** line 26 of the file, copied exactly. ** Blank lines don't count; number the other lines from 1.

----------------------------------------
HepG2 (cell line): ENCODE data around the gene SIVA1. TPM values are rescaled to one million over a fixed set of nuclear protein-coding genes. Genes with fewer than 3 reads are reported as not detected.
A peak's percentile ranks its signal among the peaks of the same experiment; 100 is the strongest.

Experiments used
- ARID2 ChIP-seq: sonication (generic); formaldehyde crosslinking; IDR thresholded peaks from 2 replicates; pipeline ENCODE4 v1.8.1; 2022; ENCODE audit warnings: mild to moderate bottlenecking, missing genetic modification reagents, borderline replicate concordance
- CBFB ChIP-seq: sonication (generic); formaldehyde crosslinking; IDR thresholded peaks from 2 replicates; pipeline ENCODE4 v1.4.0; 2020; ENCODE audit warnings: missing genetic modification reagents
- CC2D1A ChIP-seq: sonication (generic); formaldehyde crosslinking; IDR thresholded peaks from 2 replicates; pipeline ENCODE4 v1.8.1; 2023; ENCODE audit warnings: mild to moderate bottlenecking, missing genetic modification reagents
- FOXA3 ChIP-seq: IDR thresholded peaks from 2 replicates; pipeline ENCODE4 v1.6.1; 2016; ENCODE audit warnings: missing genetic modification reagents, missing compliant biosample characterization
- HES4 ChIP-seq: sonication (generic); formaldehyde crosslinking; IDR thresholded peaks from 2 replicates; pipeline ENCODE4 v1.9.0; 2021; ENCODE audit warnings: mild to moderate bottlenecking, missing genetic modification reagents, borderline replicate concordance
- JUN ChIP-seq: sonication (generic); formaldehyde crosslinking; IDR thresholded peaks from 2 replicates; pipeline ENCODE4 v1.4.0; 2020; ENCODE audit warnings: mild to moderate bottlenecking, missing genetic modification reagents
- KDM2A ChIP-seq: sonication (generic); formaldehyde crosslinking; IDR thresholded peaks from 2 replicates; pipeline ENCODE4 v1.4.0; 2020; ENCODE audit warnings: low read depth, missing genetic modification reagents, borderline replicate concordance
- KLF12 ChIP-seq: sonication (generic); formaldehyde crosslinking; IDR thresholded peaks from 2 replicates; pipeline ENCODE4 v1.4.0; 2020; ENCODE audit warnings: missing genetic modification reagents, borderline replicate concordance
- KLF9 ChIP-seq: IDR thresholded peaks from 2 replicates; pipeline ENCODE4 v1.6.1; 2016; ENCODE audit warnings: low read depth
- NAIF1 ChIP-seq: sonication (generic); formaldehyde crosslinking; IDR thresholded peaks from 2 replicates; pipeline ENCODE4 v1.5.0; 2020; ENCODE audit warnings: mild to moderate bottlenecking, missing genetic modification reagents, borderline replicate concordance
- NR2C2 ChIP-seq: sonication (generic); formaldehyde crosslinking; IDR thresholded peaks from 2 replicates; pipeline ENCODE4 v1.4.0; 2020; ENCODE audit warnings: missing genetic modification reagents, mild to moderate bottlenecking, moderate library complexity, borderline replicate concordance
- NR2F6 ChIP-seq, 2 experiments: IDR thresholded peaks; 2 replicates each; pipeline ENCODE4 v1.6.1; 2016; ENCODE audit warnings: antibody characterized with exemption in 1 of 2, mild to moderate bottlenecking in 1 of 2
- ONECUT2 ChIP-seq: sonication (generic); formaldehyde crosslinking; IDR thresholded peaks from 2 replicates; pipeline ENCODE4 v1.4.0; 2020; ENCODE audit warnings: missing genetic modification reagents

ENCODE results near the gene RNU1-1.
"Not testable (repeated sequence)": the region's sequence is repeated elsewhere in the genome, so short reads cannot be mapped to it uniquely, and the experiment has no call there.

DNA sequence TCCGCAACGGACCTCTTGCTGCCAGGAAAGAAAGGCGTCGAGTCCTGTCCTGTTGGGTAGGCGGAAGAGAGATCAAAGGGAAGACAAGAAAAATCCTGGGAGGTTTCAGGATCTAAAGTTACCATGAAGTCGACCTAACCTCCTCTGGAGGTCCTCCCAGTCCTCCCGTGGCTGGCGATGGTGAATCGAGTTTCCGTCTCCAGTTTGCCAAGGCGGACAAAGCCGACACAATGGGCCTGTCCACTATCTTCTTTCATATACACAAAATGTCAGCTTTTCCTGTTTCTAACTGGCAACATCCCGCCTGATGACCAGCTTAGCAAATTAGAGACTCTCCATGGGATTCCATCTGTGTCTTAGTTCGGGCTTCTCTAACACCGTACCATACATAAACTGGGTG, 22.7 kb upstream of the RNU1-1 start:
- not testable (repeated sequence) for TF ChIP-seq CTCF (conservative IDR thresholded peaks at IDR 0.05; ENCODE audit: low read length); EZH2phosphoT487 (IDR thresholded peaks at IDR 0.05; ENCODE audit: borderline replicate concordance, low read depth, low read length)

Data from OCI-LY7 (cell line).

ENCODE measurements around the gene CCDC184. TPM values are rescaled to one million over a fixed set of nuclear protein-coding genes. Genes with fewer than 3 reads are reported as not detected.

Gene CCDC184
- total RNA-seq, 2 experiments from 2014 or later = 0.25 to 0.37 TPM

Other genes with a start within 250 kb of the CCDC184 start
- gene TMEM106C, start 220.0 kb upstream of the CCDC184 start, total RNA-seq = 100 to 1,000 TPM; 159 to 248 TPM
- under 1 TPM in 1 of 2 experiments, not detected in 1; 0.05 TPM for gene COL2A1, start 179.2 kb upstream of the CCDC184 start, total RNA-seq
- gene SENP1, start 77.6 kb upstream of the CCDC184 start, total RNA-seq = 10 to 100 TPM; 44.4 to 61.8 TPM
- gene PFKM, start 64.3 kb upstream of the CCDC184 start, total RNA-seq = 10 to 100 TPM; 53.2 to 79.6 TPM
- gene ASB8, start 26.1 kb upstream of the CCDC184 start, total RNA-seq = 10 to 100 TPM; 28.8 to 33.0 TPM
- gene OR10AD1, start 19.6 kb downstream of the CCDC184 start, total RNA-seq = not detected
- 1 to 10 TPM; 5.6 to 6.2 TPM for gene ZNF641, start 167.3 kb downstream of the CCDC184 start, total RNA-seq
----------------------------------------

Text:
- gene TMEM106C, start 220.0 kb upstream of the CCDC184 start, total RNA-seq = 100 to 1,000 TPM; 159 to 248 TPM